Of the twelve candidates on the debate stage last night, only eight have qualified for debate number five. This could be the last of these events for a few candidates, but will it offer the springboard any of them seek? As for those on top, the goal is to stay on message and outlast the others. Let’s see who hit the target they needed.
Julian Castro scored points when he mentioned the Dallas police shooting of Atatiana Jefferson. He earned applause with the line “Police violence is gun violence,” in response to a discussion started over Representative O’Rourke’s infamous proclamation “Hell yes, we’re going to take your AR-15s.” Despite a few shining moments, Castro failed to distinguish himself from the other progressives onstage. He has yet to qualify for the November debates, and his performance here may not be enough to capitalize on.
Elizabeth Warren stayed mostly on defense this debate, taking the hits that were spent on Joe Biden in previous debates. Despite Colbert pushing her on it last month and the moderators asking her Tuesday night, she cannot quite seem to answer about taxes on the middle class. It’s hard to say this performance will hurt her, as she remains consistent in her presentation and continues to rely heavily on anecdotes and broad strokes. She’s the candidate for those wanting structural overhaul as opposed to Bernie’s revolution or the moderate democrat’s incremental change.
Tom Steyer deserves credit just for being onstage. Maybe the personal millions spent on TV and internet commercials can keep an anti-corporate, climate-focused Business candidate in the race. He has a podium reserved in November, so the hedge fund manager is not quitting yet.
This debate featured many of the moderate candidates striking back against the progressives in the party after a more muted presence in previous debates. Mid-level candidates need to provide a contrast between themselves and the others to gather the many undecided votes this cycle.
Pete Buttigieg opened strong on the impeachment question. The moderate Mayor of South Bend offered a vision of “the day after Trump’s presidency” that spoke to the center-left Democrats many campaigns ignore. He talked about politicians saying the right things but nothing getting done, and proved his point after slamming O’Rourke for his non-answer about enforcing mandatory gun buybacks and Warren for her non-answer about middle class taxes after Medicare For All. He provided a voice for the passionate moderates he’s calling the new majority. Bonus points for mentioning Hong Kong’s fight for freedom.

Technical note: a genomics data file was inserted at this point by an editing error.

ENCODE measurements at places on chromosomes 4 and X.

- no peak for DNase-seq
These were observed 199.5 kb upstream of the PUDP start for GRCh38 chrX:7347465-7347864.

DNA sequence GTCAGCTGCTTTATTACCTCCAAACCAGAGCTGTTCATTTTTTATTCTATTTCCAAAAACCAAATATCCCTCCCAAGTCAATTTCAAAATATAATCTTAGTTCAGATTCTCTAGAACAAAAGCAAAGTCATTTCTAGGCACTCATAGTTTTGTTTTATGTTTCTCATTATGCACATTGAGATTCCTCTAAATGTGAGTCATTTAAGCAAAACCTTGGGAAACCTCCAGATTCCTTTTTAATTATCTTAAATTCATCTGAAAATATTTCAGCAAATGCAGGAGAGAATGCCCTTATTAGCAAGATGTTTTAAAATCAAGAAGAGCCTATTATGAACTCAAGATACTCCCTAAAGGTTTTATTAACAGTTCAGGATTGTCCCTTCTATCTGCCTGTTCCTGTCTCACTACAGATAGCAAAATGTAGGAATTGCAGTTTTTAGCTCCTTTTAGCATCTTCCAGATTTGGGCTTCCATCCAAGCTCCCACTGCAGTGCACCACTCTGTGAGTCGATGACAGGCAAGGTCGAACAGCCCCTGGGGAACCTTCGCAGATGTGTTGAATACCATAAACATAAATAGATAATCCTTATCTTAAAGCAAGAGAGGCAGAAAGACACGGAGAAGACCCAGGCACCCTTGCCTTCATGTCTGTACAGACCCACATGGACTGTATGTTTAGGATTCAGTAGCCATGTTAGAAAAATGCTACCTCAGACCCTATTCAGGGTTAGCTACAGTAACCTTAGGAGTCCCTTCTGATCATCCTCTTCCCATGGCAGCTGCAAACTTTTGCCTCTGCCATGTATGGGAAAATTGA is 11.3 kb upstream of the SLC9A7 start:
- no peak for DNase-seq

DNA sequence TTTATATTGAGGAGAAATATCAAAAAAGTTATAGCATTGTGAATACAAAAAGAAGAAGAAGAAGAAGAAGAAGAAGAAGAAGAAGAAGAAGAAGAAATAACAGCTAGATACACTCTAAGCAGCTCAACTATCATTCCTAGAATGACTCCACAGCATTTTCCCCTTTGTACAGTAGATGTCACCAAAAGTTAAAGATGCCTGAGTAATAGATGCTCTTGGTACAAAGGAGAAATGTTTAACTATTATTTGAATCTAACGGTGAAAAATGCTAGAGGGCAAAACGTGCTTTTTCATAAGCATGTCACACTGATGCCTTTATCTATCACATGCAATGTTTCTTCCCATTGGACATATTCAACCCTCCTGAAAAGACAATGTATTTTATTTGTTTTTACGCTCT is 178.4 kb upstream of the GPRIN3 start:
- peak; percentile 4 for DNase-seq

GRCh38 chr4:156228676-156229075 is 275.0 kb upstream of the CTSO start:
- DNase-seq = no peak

Bernie Sanders had many eyes on him tonight after last week’s heart attack. When the health question came, he swatted it down. He stayed on message and stayed as energetic as ever. His message is one of revolution, and he asked the party if they had the guts to fight for their causes. When Warren does not answer the middle class tax question, Bernie does. Bernie’s strength in these debates has been authenticity, and he did not stray from that Tuesday.
Amy Klobuchar was another moderate to stand out last night. She came away clean after her spat with Warren over healthcare, and she caters to the middle-American voters who are often overlooked. She has yet to qualify for the November debates, but should not be counted out just yet.
Beto O’Rourke needed a breakout moment this debate and his Spanish didn’t cut it. Castro and Buttigieg made a fool of him on gun reform, and he had no issue where he seemed most knowledgeable. It seems unlikely Rep. O’Rourke will meet the polling requirements for November.
Joe Biden continues a campaign on the legacy of the Obama administration. When Buttigieg indirectly characterized him as the “back to normal” candidate, Biden rejected the notion. But nearly all of his answers call back to his experience as Vice President. He did not have a target on his back most of the night like last debate, but only because other candidates no longer see him as the main threat.
Tulsi Gabbard had threatened to boycott the debate in the week leading up to it. After she announced she would attend, fans would have hoped for a bigger splash. The Hawaiian Congresswoman attempted to confront Elizabeth Warren twice last night, and neither one went well. She called out the New York Times for their hit piece this week, but she’s speaking to the wrong room. She was far outnumbered on foreign policy issues, and her voice got drowned out. With the polling requirements raised for November, Tulsi needs something more to make it in the room at all next month.
Candidates not on this list have qualified for the November debates, but didn’t have any big moments last night. Each had their moments to shine, but Andrew Yang seems more comfortable doing three hours of Joe Rogan rather than three hours of CNN/NYT. Kamala Harris decided to go after Warren about banning Donald Trump from Twitter, on a stage used to discuss the nation’s top issues. Cory Booker maintained his passion and optimism but he’ll need something more next month for any breakout before Iowa.
As Iowa draws nearer, candidates toward the bottom are reaching the ends of their campaigns. Many candidates point to the inadequacy of these debates as a forum for talking about the issues, but their relevance to the polls makes them hard to pass up. Will alternative media rise fast enough to save anyone being thinned out by the DNC? The answer is only months away when the polls open in Iowa on February 3rd of next year.
Latest posts by Seth Wallace (see all)
- The USA PATRIOT Act: A Modern-Day Writ of Assistance - November 10, 2019
- Remembering the Fall of the Berlin Wall - November 9, 2019
- Misconceptions of Incentive Programs - November 8, 2019